HARRISBURG - Claims by one of Gov. Tom Corbett's Cabinet nominees about the success of a signature health-care policy he worked on for the state of Rhode Island are not being backed up by officials there.
The conflicting statements by Corbett's nominee to be his secretary of Public Welfare, Gary Alexander, and officials under new Rhode Island Gov. Lincoln Chafee concern the amount of money saved through changes in that state's Medicaid program, which provides health care for the poor, disabled and elderly.
Alexander was secretary of Health and Human Services under Republican former Rhode Island Gov. Don Carcieri. Chafee, an independent, was sworn in Jan. 4 and replaced Alexander with his own nominee, a Democratic former state House representative, Steven Costantino.
Corbett announced his intention to nominate Alexander last month.
In papers he wrote and published online in recent weeks, Alexander said the changes saved Rhode Island $100 million or more over 18 months. In one paper, published by the Alexandria, Va.-based Galen Institute, Alexander said Rhode Island saved about $110 million through an agreement with the federal government called the "global waiver."
The agreement allowed Rhode Island greater freedom to use federal Medicaid funding in new ways and to pursue strategies to cut costs in return for spending limits that save the federal government money. Alexander called the strategy a "national model for Medicaid reform" as cash-strapped states look to balance their budgets.
However, a spokesman in Chafee's Health and Human Services Office said officials there do not know how Alexander came up with that number, and could not give their own.
"The secretary of Health and Human Services is currently reviewing the assumptions, accomplishments and savings projections associated with the global waiver," spokesman David Burnett said in a statement last week. "Without a detailed understanding of the author's assumptions, it is difficult to offer a comment on the veracity of the statements contained in the Galen Institute article."
Alexander declined an interview request. Through a Pennsylvania Department of Public Welfare spokesman, he said Monday that the dollar figures he used in the paper are all from Rhode Island state documents. Burnett said the agency had never used that number.
In a Jan. 20 online news article, Providence-based public radio station WRNI reported that the director of Rhode Island's Medicaid program, a former subordinate of Alexander, said there was very little in Alexander's report that was accurate. The Medicaid director, Elena Nicolella, did not give specifics, and did not return messages left at her office by The Associated Press.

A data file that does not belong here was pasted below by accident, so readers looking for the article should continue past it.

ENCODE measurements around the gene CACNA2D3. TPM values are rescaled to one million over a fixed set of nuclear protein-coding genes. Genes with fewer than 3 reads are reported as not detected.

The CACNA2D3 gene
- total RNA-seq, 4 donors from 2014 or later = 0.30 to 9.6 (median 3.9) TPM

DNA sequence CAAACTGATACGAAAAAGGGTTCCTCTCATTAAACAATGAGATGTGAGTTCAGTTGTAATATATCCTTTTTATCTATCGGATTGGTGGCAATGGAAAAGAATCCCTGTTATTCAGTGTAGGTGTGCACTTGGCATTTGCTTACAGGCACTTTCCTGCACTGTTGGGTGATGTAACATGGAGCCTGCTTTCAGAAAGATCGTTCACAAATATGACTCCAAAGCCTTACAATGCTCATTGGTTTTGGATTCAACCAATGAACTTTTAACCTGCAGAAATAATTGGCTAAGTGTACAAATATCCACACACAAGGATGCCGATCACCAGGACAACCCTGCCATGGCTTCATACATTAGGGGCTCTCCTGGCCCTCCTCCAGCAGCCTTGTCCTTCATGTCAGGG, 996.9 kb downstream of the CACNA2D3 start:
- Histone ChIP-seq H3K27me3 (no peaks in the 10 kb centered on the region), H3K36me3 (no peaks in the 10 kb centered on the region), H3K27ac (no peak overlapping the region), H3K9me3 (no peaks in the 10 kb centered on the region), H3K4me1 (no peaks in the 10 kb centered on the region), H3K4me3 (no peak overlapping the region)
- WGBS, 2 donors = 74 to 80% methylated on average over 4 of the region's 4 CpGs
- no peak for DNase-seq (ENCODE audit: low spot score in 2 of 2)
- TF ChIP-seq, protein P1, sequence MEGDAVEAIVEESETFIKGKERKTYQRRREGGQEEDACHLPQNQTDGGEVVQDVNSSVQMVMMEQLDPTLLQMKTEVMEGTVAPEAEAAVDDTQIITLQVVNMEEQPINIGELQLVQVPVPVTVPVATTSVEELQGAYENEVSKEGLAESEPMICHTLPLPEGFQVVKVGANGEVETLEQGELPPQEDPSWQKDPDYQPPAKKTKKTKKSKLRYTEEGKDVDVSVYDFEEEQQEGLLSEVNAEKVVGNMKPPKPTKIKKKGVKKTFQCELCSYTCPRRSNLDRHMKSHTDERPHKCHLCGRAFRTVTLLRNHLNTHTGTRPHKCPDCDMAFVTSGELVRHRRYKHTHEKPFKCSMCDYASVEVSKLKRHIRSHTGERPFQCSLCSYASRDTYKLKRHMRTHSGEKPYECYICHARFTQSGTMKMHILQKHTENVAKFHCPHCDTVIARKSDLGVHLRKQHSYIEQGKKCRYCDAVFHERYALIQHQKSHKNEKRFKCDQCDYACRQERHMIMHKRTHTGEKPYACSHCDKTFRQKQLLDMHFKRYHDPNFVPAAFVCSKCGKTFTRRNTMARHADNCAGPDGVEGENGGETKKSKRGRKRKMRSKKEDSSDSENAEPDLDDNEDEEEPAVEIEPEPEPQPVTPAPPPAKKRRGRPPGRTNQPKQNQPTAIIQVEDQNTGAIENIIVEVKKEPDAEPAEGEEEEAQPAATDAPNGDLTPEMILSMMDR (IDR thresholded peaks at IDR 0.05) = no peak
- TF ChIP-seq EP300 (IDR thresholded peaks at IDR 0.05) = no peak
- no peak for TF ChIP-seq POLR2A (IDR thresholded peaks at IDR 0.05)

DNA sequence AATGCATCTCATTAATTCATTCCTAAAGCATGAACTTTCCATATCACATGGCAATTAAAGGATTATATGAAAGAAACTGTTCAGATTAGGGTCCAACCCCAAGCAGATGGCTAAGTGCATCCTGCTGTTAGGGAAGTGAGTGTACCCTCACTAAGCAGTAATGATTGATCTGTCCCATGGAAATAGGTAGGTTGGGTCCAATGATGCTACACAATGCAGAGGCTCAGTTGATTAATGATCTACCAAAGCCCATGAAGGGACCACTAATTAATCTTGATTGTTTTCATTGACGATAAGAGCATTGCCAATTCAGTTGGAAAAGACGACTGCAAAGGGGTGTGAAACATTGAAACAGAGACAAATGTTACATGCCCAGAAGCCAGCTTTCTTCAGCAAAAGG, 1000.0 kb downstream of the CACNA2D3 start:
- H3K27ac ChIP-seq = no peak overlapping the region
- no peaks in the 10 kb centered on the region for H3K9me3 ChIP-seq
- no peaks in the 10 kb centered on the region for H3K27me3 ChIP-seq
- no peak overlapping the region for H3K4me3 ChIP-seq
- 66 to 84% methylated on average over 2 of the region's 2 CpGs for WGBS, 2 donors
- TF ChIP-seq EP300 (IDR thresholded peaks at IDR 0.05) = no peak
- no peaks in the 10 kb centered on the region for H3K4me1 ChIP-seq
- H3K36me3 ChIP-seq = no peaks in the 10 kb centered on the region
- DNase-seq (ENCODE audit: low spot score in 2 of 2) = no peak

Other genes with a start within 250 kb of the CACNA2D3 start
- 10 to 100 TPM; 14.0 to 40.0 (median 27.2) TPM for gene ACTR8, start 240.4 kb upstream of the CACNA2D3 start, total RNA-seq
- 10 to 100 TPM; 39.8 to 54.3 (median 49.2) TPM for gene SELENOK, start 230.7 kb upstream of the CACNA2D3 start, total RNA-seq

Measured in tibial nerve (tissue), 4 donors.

An earlier version of the paper published several weeks ago by the Galen Institute carried an image of what appeared to be the Rhode Island state seal. Officials there, however, said it appeared that approval had not been given to use it. Galen Institute president Grace-Marie Turner said Tuesday she removed the image from the online paper in recent days at Alexander's request.
Alexander said through the Public Welfare spokesman that he authored the article when he was still the secretary of Rhode Island's Health and Human Services office.
Alexander's pursuit of the Global Waiver was unprecedented and politically charged. He got approval for it in the last days of President George W. Bush's administration.
John Robitaille, a former senior communications adviser to Gov. Carcieri and Rhode Island's GOP gubernatorial nominee who lost to Chafee in November, said he had not read Alexander's paper and could not corroborate Alexander's math, but called Alexander a smart and credible person.
"I'm not an accountant. I can just vouch for the guy and say it would be highly irregular for him to say it saved $100 million when it didn't," Robitaille said Tuesday.
Corbett has submitted Alexander's name to the state Senate as his nominee for the Department of Public Welfare. Senators are waiting on additional paperwork, including a statement of financial interest, from Alexander before they can begin the process of deciding whether to confirm him.
The global waiver agreement with the federal government set a five-year, $12 billion cap on Rhode Island's Medicaid spending. One major goal under Carcieri was reducing the state's reliance on nursing homes to house elderly patients in favor of steering them toward less expensive at-home care.